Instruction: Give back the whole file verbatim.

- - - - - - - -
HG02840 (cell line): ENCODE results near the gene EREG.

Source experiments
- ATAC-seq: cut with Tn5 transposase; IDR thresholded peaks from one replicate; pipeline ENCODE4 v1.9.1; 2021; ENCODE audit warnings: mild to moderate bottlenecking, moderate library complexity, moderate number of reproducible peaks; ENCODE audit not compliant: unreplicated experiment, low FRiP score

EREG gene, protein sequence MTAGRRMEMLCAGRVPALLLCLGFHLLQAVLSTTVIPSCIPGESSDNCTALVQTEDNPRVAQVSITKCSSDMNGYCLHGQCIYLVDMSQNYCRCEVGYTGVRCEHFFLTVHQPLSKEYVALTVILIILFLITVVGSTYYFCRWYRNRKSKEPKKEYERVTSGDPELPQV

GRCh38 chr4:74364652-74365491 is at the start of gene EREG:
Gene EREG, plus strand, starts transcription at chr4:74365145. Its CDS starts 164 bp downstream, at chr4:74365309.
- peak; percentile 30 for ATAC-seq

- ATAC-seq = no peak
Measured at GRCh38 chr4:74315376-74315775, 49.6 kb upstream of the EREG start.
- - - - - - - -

HG02840 (cell line): ENCODE results near the gene EREG.

Source experiments
- ATAC-seq: cut with Tn5 transposase; IDR thresholded peaks from one replicate; pipeline ENCODE4 v1.9.1; 2021; ENCODE audit warnings: mild to moderate bottlenecking, moderate library complexity, moderate number of reproducible peaks; ENCODE audit not compliant: unreplicated experiment, low FRiP score

EREG gene, protein sequence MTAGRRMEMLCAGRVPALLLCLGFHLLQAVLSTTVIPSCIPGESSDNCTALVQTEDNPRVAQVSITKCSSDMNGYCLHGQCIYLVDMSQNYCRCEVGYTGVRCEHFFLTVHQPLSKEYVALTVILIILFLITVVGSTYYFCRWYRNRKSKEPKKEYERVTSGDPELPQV

GRCh38 chr4:74364652-74365491 is at the start of gene EREG:
Gene EREG, plus strand, starts transcription at chr4:74365145. Its CDS starts 164 bp downstream, at chr4:74365309.
- peak; percentile 30 for ATAC-seq

- ATAC-seq = no peak
Measured at GRCh38 chr4:74315376-74315775, 49.6 kb upstream of the EREG start.